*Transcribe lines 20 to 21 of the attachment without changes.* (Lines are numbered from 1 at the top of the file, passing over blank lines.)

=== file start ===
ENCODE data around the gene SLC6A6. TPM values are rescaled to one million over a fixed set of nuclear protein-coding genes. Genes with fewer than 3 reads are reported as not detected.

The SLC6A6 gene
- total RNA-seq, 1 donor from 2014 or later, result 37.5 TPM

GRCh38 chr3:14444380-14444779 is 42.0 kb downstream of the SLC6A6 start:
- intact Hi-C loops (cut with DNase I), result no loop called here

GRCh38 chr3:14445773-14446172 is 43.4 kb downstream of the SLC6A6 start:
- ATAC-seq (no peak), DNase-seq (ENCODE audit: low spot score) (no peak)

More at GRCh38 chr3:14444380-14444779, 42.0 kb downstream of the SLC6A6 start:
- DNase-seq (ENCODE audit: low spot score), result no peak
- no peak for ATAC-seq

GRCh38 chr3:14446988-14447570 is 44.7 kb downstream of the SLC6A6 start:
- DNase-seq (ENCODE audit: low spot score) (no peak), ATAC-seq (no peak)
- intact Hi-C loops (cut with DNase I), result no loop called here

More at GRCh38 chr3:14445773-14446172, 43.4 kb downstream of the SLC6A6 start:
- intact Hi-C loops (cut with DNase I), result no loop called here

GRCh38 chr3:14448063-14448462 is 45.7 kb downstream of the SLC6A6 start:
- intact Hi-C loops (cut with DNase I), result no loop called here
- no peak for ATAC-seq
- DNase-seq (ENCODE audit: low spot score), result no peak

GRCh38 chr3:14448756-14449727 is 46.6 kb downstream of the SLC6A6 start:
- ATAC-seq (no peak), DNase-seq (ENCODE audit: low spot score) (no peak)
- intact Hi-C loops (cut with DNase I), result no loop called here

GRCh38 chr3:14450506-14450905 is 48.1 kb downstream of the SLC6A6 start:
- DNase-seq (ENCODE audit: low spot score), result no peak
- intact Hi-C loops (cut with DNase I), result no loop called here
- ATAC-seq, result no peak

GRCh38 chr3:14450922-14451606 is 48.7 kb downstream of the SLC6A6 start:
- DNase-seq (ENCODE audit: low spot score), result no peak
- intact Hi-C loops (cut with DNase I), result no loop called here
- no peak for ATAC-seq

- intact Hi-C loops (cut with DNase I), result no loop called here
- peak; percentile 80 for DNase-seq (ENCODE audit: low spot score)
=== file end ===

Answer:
GRCh38 chr3:14448756-14449727 is 46.6 kb downstream of the SLC6A6 start:
- ATAC-seq (no peak), DNase-seq (ENCODE audit: low spot score) (no peak)